CA Playbook iPad

CA Clarity Playbook
iPad app for enterprise strategic planning

Overview

I was the UX lead for this enterprise iPad app over 4 major releases. I led the effort to prototype a revamped UI in 10 days so that we could get customer feedback at CA's annual customer conference. Afterwards I worked with a globally distributed team to ship several additional releases.

Playbook was one of CA's first mobile products, and I helped the team navigate the challenges of a mobile-first design. The app included configurable dashboards, an interactive project timeline, and a mint.com-like transaction management UI.

The new design achieved major usability improvements, and customers and internal stakeholders were energized by the new direction. Playbook became the flagship for a suite of mobile apps in the IT business management space.

The problem

CA already had a product, Clarity PPM, that tracked programs and projects at a very detailed level (a.k.a. "bottom-up planning"). Now they wanted to create an app that would support strategic ("top down") planning, and integrate it with Clarity to allow the large existing customer base to see how individual projects contributed to the organization's strategic goals.

When I came on board much of the first release had already been developed, but a usability test had just identified major issues with the UI. In addition, there were concerns the skeuomorphic design would make the app look dated given the trend towards flat design.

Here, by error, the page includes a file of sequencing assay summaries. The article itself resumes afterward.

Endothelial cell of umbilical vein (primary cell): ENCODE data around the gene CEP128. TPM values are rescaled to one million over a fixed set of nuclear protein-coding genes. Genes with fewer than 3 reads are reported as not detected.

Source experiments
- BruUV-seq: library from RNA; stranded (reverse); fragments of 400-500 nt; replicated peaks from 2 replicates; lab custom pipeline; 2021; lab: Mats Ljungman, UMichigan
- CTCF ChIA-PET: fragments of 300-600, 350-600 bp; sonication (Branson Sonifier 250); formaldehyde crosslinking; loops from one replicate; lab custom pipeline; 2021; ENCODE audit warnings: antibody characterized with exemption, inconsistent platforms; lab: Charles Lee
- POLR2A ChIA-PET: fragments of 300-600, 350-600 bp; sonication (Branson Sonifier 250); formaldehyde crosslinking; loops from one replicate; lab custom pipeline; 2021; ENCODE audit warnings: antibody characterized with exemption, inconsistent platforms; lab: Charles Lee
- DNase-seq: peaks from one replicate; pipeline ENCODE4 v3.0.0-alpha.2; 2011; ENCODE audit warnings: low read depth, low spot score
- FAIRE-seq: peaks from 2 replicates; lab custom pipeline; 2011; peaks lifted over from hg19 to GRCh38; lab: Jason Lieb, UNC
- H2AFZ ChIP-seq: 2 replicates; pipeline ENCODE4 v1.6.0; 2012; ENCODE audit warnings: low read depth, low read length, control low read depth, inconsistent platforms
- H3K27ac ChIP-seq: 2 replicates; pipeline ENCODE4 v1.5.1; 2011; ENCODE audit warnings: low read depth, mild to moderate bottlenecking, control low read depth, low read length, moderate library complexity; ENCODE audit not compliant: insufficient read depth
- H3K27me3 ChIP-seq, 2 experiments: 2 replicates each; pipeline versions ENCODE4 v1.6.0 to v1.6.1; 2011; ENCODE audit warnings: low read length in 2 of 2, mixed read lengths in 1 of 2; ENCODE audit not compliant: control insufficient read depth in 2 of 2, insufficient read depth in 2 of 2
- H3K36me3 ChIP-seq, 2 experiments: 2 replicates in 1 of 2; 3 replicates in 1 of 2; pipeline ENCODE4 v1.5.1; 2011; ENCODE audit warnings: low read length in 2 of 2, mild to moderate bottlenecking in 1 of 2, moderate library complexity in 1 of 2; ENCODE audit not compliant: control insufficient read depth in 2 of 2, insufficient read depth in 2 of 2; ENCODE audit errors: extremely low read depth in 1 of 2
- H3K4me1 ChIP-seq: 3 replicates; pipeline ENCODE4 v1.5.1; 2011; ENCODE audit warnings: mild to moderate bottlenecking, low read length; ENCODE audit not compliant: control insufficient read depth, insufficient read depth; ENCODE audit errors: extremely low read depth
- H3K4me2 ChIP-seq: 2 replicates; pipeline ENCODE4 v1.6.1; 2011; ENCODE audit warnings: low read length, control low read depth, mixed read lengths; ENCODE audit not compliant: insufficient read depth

The team's challenge: revamp the entire user experience in time to show it to customers at CA World, less than 10 days away.

The original skeuomorphic design. Users had a hard time understanding the hierarchical relationship between elements of the strategic plan in the context of the book metaphor. They also had trouble determining where they were in the plan, and the relationship between the left and right pages was unclear.
The original skeuomorphic design. Users had a hard time understanding the hierarchical relationship between elements of the strategic plan in the context of the book metaphor. They also had trouble determining where they were in the plan, and the relationship between the left and right "pages" was unclear.

The 10-day redesign

The redesign effort kicked off with a "Design Summit" at CA HQ. I facilitated one "track" of collaborative design sessions. I also built an interactive Axure prototype as we went, which stakeholders were able to use on their own iPads to see how the app felt to use. The collaborative design and prototyping helped participants with a wide range of perspectives converge on a design direction very quickly.

After the summit we continued to iterate on the design, reviewing with stakeholders as we went. As the conference approached, I finalized the prototype and worked with a user researcher to develop a usability test script.

We met our goal: our team was able to demo the product to customers and run several usability tests at the conference. Phew!

To our relief, users found the new design much easier to use. We got very positive feedback overall about the product direction--plus lots of things to work on. Onward!